Q. In addition to becoming an author, you have acquired a strong reputation as an actor. Why do you think In the Woodscame out of you in the shape of a novel, instead of a script or a screenplay?

This may sound strange, but writing In the Woods as a novel was actually a lot closer to acting than writing a script or a screenplay would have been. The book is first person—everything is seen through Rob Ryan's eyes, filtered through his perceptions and described in his voice. That was my job as an actor for years: to create a character and spend hours a day operating completely from her perspective. Writing In the Woods was just an extension of that process. I played Rob Ryan for almost two years—on paper, rather than on stage, but the mental process was the same. To write the story as a script or a screenplay, I would have needed to work from a much more detached point of view, coming at it as an all-seeing outsider rather than as a character experiencing the story from inside, and I don't have a clue how to do that. Working from inside is all I know.

Q.You write about archaeology as if you've been there. Should we assume that the archaeological dig in your novel is more than just a storytelling convenience?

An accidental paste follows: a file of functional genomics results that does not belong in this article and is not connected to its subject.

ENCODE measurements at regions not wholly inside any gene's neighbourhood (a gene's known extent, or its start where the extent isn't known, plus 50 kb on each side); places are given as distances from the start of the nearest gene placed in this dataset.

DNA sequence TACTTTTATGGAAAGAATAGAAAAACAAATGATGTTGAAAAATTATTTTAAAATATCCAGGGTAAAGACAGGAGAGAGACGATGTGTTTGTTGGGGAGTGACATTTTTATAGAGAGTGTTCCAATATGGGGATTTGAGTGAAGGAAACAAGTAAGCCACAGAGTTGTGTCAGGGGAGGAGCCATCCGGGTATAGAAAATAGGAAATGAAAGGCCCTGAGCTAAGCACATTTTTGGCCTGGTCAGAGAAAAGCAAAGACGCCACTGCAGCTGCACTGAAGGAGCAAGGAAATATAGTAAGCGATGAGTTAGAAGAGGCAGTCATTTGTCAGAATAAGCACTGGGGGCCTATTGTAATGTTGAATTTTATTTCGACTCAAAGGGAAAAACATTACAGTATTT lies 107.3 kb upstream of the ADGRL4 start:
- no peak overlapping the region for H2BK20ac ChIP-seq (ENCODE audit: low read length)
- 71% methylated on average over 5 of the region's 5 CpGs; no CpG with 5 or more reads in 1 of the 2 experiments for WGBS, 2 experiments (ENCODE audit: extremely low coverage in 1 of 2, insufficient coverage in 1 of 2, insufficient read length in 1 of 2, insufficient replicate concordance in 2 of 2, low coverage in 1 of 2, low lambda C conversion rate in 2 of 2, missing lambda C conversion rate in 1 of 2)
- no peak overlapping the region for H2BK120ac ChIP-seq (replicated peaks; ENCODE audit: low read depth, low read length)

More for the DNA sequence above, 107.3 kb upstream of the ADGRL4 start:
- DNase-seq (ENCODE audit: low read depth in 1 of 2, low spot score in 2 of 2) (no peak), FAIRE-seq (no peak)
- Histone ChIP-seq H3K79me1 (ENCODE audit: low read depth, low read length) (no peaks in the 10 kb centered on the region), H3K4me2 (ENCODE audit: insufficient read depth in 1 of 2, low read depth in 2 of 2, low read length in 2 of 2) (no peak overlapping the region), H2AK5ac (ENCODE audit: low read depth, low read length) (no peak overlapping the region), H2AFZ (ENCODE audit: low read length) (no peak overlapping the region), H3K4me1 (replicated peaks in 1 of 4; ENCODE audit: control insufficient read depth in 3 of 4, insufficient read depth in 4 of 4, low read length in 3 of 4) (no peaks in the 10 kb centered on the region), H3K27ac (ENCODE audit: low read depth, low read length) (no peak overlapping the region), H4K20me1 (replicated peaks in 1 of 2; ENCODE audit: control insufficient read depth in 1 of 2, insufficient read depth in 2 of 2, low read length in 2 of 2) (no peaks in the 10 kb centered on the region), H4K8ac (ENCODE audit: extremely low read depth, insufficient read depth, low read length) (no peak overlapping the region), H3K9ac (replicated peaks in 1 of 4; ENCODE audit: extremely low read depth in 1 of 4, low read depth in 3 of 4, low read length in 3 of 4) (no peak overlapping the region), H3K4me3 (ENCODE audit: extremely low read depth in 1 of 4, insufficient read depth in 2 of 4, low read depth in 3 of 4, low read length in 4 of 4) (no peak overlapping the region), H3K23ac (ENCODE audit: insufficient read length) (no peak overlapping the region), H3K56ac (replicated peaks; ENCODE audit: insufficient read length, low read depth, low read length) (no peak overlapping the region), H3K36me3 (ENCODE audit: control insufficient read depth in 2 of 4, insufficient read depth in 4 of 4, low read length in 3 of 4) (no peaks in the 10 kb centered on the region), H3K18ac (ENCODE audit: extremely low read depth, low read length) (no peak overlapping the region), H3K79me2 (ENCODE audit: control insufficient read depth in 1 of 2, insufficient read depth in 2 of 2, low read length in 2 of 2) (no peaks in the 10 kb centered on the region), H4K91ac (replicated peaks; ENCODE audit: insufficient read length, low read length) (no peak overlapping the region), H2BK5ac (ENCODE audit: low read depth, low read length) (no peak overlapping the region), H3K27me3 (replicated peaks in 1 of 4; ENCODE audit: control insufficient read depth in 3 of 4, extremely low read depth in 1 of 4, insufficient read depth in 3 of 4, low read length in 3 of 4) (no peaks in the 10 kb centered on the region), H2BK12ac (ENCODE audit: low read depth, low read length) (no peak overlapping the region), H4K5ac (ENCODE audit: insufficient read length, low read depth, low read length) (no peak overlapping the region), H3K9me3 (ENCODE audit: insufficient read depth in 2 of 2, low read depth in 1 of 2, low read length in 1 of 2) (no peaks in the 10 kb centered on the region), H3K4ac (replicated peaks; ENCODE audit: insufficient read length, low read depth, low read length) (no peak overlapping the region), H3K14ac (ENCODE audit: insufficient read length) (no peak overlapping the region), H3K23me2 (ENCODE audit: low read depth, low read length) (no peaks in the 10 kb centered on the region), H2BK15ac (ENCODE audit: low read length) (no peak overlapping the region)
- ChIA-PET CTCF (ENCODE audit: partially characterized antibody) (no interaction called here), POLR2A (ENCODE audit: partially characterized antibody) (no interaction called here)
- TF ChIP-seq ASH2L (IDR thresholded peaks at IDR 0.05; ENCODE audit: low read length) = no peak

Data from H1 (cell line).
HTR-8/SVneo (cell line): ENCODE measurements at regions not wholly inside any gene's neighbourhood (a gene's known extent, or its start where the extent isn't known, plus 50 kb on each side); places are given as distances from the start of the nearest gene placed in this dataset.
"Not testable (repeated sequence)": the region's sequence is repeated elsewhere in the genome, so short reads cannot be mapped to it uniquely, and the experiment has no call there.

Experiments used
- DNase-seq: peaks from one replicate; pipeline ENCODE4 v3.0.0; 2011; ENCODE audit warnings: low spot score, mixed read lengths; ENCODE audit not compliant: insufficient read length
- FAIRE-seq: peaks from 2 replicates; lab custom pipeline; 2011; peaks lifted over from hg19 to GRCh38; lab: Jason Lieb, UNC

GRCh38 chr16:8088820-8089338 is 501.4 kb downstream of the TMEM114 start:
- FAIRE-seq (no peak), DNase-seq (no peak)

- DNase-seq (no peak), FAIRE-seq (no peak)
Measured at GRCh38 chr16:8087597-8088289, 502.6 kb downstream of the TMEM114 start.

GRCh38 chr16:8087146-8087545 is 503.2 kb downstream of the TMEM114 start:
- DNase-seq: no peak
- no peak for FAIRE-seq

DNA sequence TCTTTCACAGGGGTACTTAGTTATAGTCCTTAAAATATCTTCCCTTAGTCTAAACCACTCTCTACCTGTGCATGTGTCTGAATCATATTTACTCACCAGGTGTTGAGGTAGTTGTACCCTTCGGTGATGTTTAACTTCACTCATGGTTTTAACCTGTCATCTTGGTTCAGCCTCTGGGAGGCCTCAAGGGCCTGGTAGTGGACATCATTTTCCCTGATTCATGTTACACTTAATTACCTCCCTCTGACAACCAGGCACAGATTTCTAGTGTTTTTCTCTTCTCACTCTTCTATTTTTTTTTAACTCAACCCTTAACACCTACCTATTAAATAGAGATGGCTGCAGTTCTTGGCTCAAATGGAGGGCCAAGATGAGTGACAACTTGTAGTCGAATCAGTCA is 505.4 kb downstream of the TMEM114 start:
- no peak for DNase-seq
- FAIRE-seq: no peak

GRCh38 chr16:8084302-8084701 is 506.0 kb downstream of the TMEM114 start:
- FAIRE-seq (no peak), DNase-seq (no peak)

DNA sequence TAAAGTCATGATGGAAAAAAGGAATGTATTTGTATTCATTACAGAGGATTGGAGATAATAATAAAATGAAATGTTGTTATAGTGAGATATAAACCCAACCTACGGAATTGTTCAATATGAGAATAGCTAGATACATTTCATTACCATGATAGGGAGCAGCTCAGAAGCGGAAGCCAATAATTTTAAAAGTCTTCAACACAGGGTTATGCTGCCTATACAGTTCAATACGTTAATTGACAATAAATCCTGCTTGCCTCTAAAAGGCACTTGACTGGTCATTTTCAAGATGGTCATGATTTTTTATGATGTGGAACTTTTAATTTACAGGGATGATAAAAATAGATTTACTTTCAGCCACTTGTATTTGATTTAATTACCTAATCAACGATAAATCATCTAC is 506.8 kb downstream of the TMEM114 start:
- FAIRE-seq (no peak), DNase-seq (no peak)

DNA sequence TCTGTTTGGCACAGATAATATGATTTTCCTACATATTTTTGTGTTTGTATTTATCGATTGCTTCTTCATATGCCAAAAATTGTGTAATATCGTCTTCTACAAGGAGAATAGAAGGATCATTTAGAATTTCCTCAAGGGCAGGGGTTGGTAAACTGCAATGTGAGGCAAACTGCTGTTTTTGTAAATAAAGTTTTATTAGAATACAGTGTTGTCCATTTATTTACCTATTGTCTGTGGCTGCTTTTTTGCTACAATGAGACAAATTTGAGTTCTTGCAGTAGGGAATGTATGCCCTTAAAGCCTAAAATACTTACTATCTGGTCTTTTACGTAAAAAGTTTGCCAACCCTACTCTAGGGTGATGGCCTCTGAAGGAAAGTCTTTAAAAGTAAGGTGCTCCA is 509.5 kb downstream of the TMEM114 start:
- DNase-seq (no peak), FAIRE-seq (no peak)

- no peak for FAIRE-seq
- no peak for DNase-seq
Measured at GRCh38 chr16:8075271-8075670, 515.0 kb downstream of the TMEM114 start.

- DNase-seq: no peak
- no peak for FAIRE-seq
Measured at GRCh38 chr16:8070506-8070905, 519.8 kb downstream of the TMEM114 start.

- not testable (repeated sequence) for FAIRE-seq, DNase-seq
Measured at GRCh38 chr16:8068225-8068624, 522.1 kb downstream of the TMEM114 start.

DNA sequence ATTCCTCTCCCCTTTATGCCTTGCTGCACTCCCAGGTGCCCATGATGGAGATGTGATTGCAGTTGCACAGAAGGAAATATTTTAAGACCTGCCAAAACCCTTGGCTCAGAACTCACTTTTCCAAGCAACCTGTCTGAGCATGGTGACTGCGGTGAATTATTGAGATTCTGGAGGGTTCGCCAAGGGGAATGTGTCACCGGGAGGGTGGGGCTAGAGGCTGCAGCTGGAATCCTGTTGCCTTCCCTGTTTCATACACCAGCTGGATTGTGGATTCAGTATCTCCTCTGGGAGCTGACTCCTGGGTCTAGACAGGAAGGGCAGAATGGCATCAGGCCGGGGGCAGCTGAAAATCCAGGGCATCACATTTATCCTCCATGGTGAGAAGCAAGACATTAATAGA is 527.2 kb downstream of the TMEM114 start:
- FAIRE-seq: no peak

I've always been fascinated by archaeology (when I was little I was going to be an archaeologist and discover Troy, till I found out that someone had already done that), and I've actually worked on two archaeological digs. The second one was where I got the idea for In the Woods. There was a wood not far from the dig, and one day I thought, What if three kids went in there to play and only one came out, and he had no memory of what had happened? So the idea of a dig as the setting worked its way into the book almost without me realizing it. I left it there because it seemed to fit on several levels. For one thing, that tense, discordant relationship between past and present is very much a part of the book. Also, the archaeologist's job is a lot like the detective's: they're both presented with the end result of a series of events, and they have to work their way backwards from there to figure out what happened.

Q. To tell the story of In the Woods, you have transgendered your voice; you speak to us through the male persona of Rob Ryan. Why did you opt for a male narrator, and did you encounter any particular challenges in adopting a masculine perspective?